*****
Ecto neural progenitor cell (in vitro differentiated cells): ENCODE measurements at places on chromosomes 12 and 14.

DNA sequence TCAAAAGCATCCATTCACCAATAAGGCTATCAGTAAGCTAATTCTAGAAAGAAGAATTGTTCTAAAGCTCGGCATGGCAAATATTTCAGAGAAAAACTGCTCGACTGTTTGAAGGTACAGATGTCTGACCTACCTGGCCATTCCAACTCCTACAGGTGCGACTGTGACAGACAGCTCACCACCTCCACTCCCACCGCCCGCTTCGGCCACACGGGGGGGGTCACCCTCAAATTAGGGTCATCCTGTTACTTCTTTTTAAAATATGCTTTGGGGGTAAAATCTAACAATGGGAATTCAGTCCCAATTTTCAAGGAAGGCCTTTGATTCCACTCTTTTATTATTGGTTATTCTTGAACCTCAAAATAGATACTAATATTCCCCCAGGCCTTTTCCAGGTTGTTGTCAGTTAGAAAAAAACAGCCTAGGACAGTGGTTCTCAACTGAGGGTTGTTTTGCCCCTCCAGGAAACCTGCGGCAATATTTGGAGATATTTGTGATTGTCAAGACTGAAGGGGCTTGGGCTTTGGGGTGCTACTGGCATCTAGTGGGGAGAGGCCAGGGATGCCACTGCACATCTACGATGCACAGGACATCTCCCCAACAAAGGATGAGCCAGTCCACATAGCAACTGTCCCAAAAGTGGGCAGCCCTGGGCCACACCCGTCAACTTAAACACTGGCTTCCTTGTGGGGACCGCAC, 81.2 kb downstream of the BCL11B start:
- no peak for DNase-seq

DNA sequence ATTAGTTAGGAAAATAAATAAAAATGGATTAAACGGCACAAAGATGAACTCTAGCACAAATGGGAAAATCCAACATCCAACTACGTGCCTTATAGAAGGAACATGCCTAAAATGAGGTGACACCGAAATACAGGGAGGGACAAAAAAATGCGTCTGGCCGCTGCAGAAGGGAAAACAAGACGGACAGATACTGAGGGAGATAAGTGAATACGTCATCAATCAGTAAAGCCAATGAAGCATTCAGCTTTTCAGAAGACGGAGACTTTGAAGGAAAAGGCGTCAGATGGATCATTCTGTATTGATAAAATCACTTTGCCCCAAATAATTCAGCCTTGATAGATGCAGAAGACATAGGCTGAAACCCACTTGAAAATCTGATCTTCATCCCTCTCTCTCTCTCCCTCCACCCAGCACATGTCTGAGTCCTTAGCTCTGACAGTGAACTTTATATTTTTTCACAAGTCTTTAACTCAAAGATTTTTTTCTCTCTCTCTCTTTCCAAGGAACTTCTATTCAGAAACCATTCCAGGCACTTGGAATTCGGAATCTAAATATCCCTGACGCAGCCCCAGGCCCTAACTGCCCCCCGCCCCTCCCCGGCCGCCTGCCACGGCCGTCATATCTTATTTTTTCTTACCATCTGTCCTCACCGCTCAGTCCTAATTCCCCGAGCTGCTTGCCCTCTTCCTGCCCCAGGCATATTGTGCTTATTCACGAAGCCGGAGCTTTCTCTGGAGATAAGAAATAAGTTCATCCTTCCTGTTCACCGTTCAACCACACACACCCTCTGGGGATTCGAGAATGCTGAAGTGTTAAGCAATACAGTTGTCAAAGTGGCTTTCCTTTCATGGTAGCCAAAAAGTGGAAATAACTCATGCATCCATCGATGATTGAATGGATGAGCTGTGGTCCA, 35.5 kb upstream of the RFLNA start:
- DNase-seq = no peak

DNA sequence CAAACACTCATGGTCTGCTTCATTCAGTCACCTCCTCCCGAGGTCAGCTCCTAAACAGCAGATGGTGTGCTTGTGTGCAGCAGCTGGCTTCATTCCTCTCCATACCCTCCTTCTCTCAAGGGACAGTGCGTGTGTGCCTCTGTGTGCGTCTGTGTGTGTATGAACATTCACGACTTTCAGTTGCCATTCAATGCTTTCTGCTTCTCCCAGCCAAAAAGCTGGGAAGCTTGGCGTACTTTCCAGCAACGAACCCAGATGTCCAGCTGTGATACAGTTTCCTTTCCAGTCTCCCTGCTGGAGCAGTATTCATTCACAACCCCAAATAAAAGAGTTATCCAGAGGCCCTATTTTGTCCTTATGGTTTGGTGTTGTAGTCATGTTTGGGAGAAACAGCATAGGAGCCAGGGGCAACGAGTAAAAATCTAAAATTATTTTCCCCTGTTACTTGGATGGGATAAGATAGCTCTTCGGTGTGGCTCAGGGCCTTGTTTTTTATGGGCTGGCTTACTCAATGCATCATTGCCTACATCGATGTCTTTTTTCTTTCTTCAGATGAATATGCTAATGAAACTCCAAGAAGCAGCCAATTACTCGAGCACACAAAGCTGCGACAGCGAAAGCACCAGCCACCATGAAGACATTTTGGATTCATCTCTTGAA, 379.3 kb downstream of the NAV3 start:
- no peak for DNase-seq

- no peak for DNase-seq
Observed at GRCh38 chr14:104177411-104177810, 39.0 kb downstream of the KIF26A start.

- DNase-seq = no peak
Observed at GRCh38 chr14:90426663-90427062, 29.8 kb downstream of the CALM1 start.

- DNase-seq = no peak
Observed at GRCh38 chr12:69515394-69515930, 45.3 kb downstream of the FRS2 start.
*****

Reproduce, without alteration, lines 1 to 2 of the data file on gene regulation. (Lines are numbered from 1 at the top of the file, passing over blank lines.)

Ecto neural progenitor cell (in vitro differentiated cells): ENCODE measurements at places on chromosomes 12 and 14.

DNA sequence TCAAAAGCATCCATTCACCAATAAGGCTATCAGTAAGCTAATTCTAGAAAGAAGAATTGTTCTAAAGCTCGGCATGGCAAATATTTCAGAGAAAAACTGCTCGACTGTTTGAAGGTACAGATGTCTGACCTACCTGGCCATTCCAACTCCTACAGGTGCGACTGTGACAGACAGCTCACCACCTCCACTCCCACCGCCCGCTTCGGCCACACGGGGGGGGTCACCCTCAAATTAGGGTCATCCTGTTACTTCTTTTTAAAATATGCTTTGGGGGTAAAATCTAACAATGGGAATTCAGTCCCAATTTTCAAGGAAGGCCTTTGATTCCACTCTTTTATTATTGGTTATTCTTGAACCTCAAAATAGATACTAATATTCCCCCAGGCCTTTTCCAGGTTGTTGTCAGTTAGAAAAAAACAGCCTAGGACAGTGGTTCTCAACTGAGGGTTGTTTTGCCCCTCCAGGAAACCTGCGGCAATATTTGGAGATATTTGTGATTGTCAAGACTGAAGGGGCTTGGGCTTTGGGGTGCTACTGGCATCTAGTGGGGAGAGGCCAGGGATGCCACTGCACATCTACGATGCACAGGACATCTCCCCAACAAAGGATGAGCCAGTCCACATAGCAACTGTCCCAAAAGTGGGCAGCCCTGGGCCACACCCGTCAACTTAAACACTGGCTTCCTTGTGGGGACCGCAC, 81.2 kb downstream of the BCL11B start: